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Publication numberUS2146724 A
Publication typeGrant
Publication dateFeb 14, 1939
Filing dateMay 11, 1933
Priority dateMay 11, 1933
Publication numberUS 2146724 A, US 2146724A, US-A-2146724, US2146724 A, US2146724A
InventorsFrancis W Dunmore
Original AssigneeFrancis W Dunmore
Export CitationBiBTeX, EndNote, RefMan
External Links: USPTO, USPTO Assignment, Espacenet
Radio system for collision prevention
US 2146724 A
Abstract  available in
Previous page
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Claims  available in
Description  (OCR text may contain errors)

Feb. 14, 1939. F. w. DUNMORE 2,146,724 RADIO SYSTEM FOR COLLISION PREVENTION Filed y 1933 2 Sheets-Sheet .1

II II Feb. 14, 1939.

F. w. DUNMORE 2,146,724 RADIO SYSTEM FOR COLLISJ ION PREVENTION Filed May 11, l933 2 Sheets-Sheet 2 FIGURE 2 A? I m Kym, qJ

gin/09mm JW 209W the and a directional secondary Patented Feb. 14, 1939 UNITED STATES RADIO SYSTEM Fon COLLISION PREVENTION Francis W. Dunmore, Washington, D. 0., assignor to the Government of the United States,


resented by the Secretary of Commerce Application May 11,1933, Serial No. 670,423

2 Claims.

(Granted under the act of March 3, 1883, as

' amended April 30, 1928; 370 0.

The invention described herein maybe manufactured and used by or for the Government of United States for governmental purposes only, without the payment of any royalty thereon.

mitter and receiver for use on a mobile. object, both receiver and transmitter operating on the same radio frequency and both operating in effect simultaneously, thatis, at an audio frequency rate or higher, without interference. The receiver having a directive antenna makes possible the determination of the direction to a second mobile object equipped with similar apparatus, thus avoiding a possible collision.

In this invention the transmitting set and receiving set are operated in a push-pull fashion such that when the transmitter is in operation the receiver is rendered inoperative. This changeover is made sufliciently rapid that the receiver is in effect continuously operative for the detection of signals from a second mobile object. Other uses for and advantages of my invention will be more clearly understood by reference to the following description and diagrammatic drawings.

In these drawings- Figure 1 shows the circuit arrangement of one form of my invention in which a high frequency transmitting and receiving set are used with a double transmitting antenna to prevent shadows receiving antenna.

Figure 2 shows the application of this invention to an airplane when .the two transmitting antennas are located on the wing tips and the directional receiving antenna amidship.

Figure 3 shows the application of my invention to the marine type of low power mobile beacon now coming into use, showing the ships direction finder which may function while the mobile beacon is operating on the same radio frequency and on the same ship without interference.

In the form illustrated in Figure 1 the output from a high frequency transmitting set, I serves as a means for feeding antennas 2 and 3 through transmission lines 4 and 5. The'antennas 2 and 3 are so located one on each wing tip that a signal will be sent'in all horizontal directions without shadow effects. with one end of the secondary supplying power to the plates of transmitting set I. A resistance 1 shunted across part of this same end of the supplies negative bias voltage to the grid of last tube 8 in a high frequency receiving set 9. The other portion of this secondary sup- My invention relates to a combination trans- 6 is a center tap transformer plies the plate of transformer. A circuit the tube 8 through an audio I2 may be of the superregenerative type, the input of which is connected to a direction antenna I3 which may be orientable about a vertical axis and collapsible so that it folds down within the airplane. I4 is an oxide rectifier and I a current indicating means. A- direct current bias is supplied from a suitable source, which may be a battery I6. The alternating current bias on the grid of the tube 8 may be set at the proper value reading on I5 with no signal coming in; by means of a slider I1. Alternating current is supplied from a suitable source I8.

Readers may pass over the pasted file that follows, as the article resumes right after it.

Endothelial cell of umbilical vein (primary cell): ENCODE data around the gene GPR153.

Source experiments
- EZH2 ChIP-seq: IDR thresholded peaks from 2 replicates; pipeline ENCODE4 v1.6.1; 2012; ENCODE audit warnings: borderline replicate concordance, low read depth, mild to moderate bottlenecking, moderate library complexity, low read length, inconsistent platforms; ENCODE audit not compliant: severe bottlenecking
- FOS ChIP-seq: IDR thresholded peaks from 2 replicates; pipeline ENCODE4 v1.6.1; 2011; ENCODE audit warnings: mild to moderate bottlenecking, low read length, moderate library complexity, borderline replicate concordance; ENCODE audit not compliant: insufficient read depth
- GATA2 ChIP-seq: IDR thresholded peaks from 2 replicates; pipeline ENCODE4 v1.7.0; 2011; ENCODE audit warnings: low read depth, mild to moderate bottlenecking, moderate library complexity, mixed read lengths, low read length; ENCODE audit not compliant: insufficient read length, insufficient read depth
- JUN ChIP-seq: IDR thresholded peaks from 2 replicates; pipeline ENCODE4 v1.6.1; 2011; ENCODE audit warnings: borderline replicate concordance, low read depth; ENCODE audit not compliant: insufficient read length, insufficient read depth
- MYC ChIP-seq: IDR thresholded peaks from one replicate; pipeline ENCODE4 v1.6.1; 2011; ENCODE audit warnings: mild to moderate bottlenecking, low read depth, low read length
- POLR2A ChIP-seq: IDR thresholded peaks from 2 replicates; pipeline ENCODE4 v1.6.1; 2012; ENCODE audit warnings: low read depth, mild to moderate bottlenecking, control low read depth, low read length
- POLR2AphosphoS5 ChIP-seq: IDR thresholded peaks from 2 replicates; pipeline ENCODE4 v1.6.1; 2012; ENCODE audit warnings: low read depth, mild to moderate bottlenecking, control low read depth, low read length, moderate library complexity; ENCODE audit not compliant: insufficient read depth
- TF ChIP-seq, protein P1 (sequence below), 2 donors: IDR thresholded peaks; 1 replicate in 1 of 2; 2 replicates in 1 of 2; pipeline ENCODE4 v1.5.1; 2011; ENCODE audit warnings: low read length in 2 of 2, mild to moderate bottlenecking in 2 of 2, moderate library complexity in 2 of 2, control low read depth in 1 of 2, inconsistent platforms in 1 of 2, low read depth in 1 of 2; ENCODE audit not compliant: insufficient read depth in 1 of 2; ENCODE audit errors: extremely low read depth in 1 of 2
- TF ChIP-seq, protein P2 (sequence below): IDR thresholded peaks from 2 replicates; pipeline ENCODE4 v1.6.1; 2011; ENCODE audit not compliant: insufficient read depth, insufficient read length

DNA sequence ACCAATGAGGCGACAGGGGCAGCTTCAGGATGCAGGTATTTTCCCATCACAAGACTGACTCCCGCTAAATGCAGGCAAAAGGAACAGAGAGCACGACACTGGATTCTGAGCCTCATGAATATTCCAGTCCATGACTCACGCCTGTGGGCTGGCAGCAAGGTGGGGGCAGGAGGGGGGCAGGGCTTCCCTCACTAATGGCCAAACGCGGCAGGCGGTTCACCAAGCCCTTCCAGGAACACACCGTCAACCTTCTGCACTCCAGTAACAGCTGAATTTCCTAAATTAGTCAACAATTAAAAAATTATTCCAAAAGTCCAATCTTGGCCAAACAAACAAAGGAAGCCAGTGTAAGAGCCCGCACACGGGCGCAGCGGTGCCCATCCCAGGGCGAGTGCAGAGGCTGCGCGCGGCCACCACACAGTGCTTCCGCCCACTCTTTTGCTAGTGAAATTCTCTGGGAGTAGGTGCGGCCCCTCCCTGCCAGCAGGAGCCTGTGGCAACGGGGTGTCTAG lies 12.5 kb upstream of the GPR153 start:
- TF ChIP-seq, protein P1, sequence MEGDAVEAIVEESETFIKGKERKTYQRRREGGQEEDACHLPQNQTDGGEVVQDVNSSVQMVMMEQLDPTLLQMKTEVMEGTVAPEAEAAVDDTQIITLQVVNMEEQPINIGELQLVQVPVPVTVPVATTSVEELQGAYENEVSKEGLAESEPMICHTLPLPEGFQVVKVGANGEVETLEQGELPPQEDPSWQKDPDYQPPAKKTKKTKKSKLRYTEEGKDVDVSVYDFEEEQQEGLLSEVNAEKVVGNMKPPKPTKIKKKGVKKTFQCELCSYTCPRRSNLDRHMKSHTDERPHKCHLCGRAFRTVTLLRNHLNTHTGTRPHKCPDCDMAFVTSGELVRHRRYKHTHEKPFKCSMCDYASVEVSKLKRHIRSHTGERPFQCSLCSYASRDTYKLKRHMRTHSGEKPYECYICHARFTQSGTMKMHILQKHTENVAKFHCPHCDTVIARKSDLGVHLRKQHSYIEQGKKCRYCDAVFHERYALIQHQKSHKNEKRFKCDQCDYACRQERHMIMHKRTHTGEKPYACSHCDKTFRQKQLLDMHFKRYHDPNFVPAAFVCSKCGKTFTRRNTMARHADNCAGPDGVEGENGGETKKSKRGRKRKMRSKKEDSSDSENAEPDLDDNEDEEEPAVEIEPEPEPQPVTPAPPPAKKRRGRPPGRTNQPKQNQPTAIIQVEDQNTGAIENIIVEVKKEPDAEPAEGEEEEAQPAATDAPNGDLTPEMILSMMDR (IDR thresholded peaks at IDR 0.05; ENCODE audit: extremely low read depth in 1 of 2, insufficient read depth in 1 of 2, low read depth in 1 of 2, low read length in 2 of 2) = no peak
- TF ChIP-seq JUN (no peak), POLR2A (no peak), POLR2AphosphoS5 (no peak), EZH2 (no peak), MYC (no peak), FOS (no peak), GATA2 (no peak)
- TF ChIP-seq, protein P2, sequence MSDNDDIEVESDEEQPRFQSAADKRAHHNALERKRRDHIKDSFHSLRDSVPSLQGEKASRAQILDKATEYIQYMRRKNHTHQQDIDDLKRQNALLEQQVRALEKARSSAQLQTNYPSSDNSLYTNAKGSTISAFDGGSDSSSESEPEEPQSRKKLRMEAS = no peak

The circuit functions as follows: This transmitter functions alternating current voltage supplied at I 8, when the plates of the tubes in the transmitting set I become positive. During this half-cycle, however, the plate of the tube 8 is negative rendering it inoperative so that the signal sent out by I cannot be received on indicator I5. However, during the next half of the cycle of the current supplied at I8, the plates of the tubes in the transmitter I become negative, rendering this unit inoperative while the plate of the tube 8 becomes positive allowing this tube to pass on any signal coming in on the grid of this tube. When the plate of the tube 8 is positive, the grid is made sufiiciently negative by means of the battery I6 and the position of slider I! on the resistor 1. Thus, during every alternate half-cycle of the voltage supplied at I8, the transmitter I operates and the receiver 9 is dead and during the intermediate alternate half-cycle the transmitter I is dead and the receiver 9 is functioning. By means of the directive antenna I3 which is rotatable about a vertical axis, the direction 01' the signal being received by 9 may be determined by manually rotating it to determine the position for a maximum signal.